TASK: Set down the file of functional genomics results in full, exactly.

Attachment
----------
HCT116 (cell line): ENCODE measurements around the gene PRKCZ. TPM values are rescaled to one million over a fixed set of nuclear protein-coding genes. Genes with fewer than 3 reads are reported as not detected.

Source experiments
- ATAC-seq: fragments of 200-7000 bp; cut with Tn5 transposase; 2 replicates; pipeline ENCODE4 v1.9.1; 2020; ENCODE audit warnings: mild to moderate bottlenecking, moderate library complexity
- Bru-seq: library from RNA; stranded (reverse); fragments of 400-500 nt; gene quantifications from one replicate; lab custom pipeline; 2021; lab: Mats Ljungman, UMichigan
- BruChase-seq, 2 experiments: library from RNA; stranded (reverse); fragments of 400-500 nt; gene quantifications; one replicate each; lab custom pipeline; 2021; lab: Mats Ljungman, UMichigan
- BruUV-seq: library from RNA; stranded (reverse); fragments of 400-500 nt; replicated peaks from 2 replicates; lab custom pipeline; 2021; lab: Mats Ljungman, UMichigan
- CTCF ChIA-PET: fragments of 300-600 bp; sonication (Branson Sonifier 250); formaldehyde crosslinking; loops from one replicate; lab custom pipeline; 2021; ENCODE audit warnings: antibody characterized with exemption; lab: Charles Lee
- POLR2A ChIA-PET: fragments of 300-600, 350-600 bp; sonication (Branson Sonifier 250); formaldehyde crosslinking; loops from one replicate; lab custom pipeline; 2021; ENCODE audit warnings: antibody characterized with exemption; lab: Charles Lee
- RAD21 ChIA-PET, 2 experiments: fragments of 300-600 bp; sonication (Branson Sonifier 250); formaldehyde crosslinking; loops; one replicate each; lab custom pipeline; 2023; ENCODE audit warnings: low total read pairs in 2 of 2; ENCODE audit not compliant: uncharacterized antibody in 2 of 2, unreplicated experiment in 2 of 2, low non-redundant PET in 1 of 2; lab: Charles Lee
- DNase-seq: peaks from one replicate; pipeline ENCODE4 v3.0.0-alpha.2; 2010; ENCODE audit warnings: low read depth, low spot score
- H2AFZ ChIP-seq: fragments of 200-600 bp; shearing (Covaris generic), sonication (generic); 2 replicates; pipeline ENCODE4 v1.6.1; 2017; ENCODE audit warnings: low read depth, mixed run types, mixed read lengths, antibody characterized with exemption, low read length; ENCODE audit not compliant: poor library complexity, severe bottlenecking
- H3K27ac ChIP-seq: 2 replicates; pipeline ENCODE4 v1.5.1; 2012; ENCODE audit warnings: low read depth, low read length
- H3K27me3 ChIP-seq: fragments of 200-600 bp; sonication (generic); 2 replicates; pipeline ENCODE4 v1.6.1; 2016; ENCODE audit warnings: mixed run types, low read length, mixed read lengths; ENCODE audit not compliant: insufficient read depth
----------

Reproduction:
HCT116 (cell line): ENCODE measurements around the gene PRKCZ. TPM values are rescaled to one million over a fixed set of nuclear protein-coding genes. Genes with fewer than 3 reads are reported as not detected.

Source experiments
- ATAC-seq: fragments of 200-7000 bp; cut with Tn5 transposase; 2 replicates; pipeline ENCODE4 v1.9.1; 2020; ENCODE audit warnings: mild to moderate bottlenecking, moderate library complexity
- Bru-seq: library from RNA; stranded (reverse); fragments of 400-500 nt; gene quantifications from one replicate; lab custom pipeline; 2021; lab: Mats Ljungman, UMichigan
- BruChase-seq, 2 experiments: library from RNA; stranded (reverse); fragments of 400-500 nt; gene quantifications; one replicate each; lab custom pipeline; 2021; lab: Mats Ljungman, UMichigan
- BruUV-seq: library from RNA; stranded (reverse); fragments of 400-500 nt; replicated peaks from 2 replicates; lab custom pipeline; 2021; lab: Mats Ljungman, UMichigan
- CTCF ChIA-PET: fragments of 300-600 bp; sonication (Branson Sonifier 250); formaldehyde crosslinking; loops from one replicate; lab custom pipeline; 2021; ENCODE audit warnings: antibody characterized with exemption; lab: Charles Lee
- POLR2A ChIA-PET: fragments of 300-600, 350-600 bp; sonication (Branson Sonifier 250); formaldehyde crosslinking; loops from one replicate; lab custom pipeline; 2021; ENCODE audit warnings: antibody characterized with exemption; lab: Charles Lee
- RAD21 ChIA-PET, 2 experiments: fragments of 300-600 bp; sonication (Branson Sonifier 250); formaldehyde crosslinking; loops; one replicate each; lab custom pipeline; 2023; ENCODE audit warnings: low total read pairs in 2 of 2; ENCODE audit not compliant: uncharacterized antibody in 2 of 2, unreplicated experiment in 2 of 2, low non-redundant PET in 1 of 2; lab: Charles Lee
- DNase-seq: peaks from one replicate; pipeline ENCODE4 v3.0.0-alpha.2; 2010; ENCODE audit warnings: low read depth, low spot score
- H2AFZ ChIP-seq: fragments of 200-600 bp; shearing (Covaris generic), sonication (generic); 2 replicates; pipeline ENCODE4 v1.6.1; 2017; ENCODE audit warnings: low read depth, mixed run types, mixed read lengths, antibody characterized with exemption, low read length; ENCODE audit not compliant: poor library complexity, severe bottlenecking
- H3K27ac ChIP-seq: 2 replicates; pipeline ENCODE4 v1.5.1; 2012; ENCODE audit warnings: low read depth, low read length
- H3K27me3 ChIP-seq: fragments of 200-600 bp; sonication (generic); 2 replicates; pipeline ENCODE4 v1.6.1; 2016; ENCODE audit warnings: mixed run types, low read length, mixed read lengths; ENCODE audit not compliant: insufficient read depth